Jesus taught that we should begin our prayers with adoration to our heavenly Father, Who is holy indeed.  We might pray, "Father, you...."  Then attribute worth to God.  He is truly great, and worthy of our praise.

Next Jesus taught submission to the will of God, when He said, "Your kingdom come.  Your will be done."  It is written of Jesus, "Then I said, 'Behold, I have come---In the volume of the book it is written of Me---to do Your will, O God."  See Hebrews 10:7.  (We'll explore this theme of Jesus and the will of God later in our study.)

The Lord should have first place in our lives.  His will should be our top priority.  No one can do anything greater than the will of God.  This is the most important thing in the Christian life.  The apostle Paul learned this immediately when He first met Jesus Christ on the road to Damascus.  Trembling and astonished he asked, "Lord, what do You want me to do?"  Acts 9:6.

Christian theologians have many different ideas about God's kingdom.  For some, the kingdom is something that comes into a person's heart when he or she repents and believes the gospel.  It is an internal, spiritual kingdom.  Others believe that the kingdom refers to Christ's millennial reign on earth as recorded in Revelation 20:1-6.  Still others equate the church with the kingdom, presenting Matthew 16:13-20 as evidence of their view.

For now, we'll leave the controversy with them.  There is a relationship between the kingdom of God and the will of God.  "The Lord is...not willing that any should perish but that all should come to repentance."  Christians should be about their Father's business, sharing the good news of the gospel of Christ to a lost and dying world.  Only those who are born again enter the kingdom of God.  See John 3:1-15.  They can honestly pray, "Your will be done."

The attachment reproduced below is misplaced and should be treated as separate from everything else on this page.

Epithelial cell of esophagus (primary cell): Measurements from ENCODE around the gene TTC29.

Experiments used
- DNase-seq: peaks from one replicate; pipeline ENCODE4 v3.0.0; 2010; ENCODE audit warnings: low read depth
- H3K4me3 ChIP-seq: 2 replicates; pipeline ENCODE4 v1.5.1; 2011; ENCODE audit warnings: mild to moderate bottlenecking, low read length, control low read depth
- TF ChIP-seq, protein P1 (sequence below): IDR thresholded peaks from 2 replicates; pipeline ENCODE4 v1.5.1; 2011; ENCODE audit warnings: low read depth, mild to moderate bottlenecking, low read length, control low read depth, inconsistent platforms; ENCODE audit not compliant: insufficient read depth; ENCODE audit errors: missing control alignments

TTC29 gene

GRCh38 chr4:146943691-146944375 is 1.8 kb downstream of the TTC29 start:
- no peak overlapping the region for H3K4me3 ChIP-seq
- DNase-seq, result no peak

Petition is a legitimate part of prayer.  Three areas of petition are mentioned in the Disciples' Prayer.  The first is petition for personal needs"Give us this day our daily bread."  Many American Christians have their cupboards and refrigerators full of food.  But every day a large percentage of the world's population goes to bed hungry.  In some situation bad weather means that some people cannot work, so they cannot earn money to eat on that particular day.  Poverty is a real tragedy in our world.  Poor beggars lined the streets and highways where Jesus walked in Israel.

Food is a basic necessity, a human need.  No one can live without it.  Jesus is telling us to bring our personal needs to God.  An Old Testament name of God is "Jehovah Jireh," which means "the Lord will provide."  Read Genesis 22:1-14.  Paul wrote to the generous Christians at Philippi, "My God shall supply all your need according to His riches in glory by Christ Jesus."  Philippians 4:19.

It has been said that God hasn't promised to fill our wants, but our needs.  That isn't necessarily true.  The psalmist David wrote, "Delight yourself also in the Lord; and He shall give you the desires of your heart."  Psalm 37:4.  It must be noted that this is a heart that delights in the Lord, and wants His will.  If He wants to give you the desires of your heart, will He be less desirous to meet your personal needs?  Of course not!  "Let your requests be made known to God."  Philippians 4:6.

Moving along we find the fourth element of prayer, confession"And forgive us our debts, as we forgive our debtors."  Jesus isn't referring to unpaid bills, but moral debts.  Sins.

Unfortunately, many Christians are preoccupied with the sins and moral shortcomings of others.  This was depicted in a cartoon where a parishioner approached a priest and said, "Father, I have come to confess my neighbor's sins."  Instead of judging others we need to examine ourselves, and confess our own sins.

If we want God to forgive us, we must be forgiving in our relationship with others.  Jesus said, "For if you forgive men their trespasses, your heavenly Father will also forgive you.  But if you do not forgive men their trespasses, neither will your Father forgive your trespasses."  Matthew 6:14, 15.  The Lord also taught this truth in a parable.  Read Matthew 18:21-35.